- Flexible work arrangements are more predictable and longer-term situations (e.g., working from home once a week as part of a telework arrangement, or compressed work week). These will be handled in three-month time periods; they must be a formalized work arrangement made with the employee’s supervisor, discussed with office mates, and signed off on by the Director of Operations.
- Formal accommodations are time-limited schedule adjustments for reasons such as certain health conditions, caring for family members, and child-care responsibilities; and they are approved by Human Resources. Formal accommodations require written documentation from one’s health care provider. For more specific human resources and FAQs, visit safeandhealthy.osu.edu/accommodations.
- For additional information, decision-making tools, and links to flexible work policies, visit hr.osu.edu/policies/flexible-work/.
Q: How do we handle staffing of the local office during all hours of the week?
A: First, your county office is only expected to be open the days/hours that you were pre-COVID. So, if you were open for limited days/hours each week before the pandemic, the same is true now. However, your entire office staff needs to discuss together how to cover the office during the hours you are open.
The primary responsibility for ensuring that the office is open belongs to the support staff members. However, when support staff are off work because of work arrangements, scheduled time off, personal needs, the other office colleagues will need to provide that coverage. You also need to be clear about how coverage will be handled in each office before it is needed.
Q: How do we work SNAP-Ed or EFNEP staff into the office plan-of-work right now?
A: Although community nutrition professionals did help with a few more general office things during telework, they have historically not been allowed by the grant to do much general office work and we expect that will return more to the pre-pandemic level over the next few months.
Q: How do we handle office coverage during lunch?
A: Everyone is expected to take a lunch break, and offices are allowed to be closed for a lunch hour. Note that Human Resources does expect all employees to take a lunch break, because it is provided for a reason. Those in the front office in particular are not required to cover the front door during a lunch break. Staggering lunch hours among staff is allowed. You are also allowed to put a closed sign on the office door, as long as there is a drop box or other method for people to leave items for office staff, if necessary.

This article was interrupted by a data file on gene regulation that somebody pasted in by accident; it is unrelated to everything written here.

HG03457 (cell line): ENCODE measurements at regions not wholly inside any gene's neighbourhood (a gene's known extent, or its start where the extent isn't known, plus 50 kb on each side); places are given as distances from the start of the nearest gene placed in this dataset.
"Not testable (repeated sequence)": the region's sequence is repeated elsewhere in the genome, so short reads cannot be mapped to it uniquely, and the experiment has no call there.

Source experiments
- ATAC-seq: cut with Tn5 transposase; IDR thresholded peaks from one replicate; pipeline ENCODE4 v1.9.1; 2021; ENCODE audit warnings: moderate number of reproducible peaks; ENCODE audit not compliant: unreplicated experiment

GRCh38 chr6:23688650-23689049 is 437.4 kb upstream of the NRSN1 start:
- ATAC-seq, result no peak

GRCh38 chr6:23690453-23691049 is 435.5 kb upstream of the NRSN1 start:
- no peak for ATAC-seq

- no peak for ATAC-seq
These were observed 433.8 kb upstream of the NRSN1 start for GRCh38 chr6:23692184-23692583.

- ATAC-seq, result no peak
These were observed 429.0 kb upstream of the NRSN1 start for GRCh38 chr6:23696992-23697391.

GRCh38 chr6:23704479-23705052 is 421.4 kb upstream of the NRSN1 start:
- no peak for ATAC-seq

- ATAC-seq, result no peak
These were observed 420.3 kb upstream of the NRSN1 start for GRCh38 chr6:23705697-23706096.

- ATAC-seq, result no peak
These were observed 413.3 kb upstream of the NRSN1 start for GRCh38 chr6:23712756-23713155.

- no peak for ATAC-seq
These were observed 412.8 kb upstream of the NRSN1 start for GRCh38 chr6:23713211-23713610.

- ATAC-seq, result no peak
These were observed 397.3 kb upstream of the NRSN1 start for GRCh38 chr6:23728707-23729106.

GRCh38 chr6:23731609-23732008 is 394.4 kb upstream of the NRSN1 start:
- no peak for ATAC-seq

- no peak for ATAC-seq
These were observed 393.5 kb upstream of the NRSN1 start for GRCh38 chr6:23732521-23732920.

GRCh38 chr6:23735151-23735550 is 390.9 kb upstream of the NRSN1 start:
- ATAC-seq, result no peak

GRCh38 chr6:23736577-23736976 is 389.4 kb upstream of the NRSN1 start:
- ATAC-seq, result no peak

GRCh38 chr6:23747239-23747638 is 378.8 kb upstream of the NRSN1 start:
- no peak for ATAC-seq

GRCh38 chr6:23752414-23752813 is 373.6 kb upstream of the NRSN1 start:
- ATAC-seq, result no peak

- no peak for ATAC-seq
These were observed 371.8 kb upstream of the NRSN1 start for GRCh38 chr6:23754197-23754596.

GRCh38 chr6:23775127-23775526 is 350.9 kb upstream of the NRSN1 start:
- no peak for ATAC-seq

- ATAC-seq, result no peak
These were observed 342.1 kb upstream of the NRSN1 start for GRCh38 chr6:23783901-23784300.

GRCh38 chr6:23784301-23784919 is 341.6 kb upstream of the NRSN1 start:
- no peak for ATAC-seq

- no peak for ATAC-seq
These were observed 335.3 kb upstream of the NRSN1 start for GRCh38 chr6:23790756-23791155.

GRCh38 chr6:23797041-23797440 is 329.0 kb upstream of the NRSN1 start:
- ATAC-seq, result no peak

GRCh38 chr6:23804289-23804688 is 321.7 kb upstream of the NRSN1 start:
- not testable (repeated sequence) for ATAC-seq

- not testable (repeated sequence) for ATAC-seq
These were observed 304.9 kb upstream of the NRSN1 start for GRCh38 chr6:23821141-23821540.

Q: Are main campus and regional campus offices operating on a different return-to-office timeline?
A: Yes, main campus and the regional campuses are working toward having everybody back in place when the students come back in the fall, so most offices in those locations are seeing people return for a few days here and there, but they are not expected to be back in the office full-time until about mid-August. Again, this follows university guidelines, so those dates may change as campus expectations for fall are adjusted and shared over the next few weeks.
Q: How do we handle computer, other equipment that was loaned or assigned to us during telework?
A: OCIO will be working with everyone to determine strategies for returning any extra equipment if you're returning to the office and your approved plan does not include working from home on a regular basis. If you have a second computer or laptop computer, for instance, and you had a desktop at the office and you just want to work with your desktop when you get back, then you would return the extra equipment. If you want to switch out to a laptop because you found that useful, this will entail a discussion with your supervisor and OCIO, especially to determine potential additional costs for your office. The college has been covering extra equipment costs during COVID-19 full telework requirements, but after the next 30 to 60 days, extra equipment would then become a local unit cost.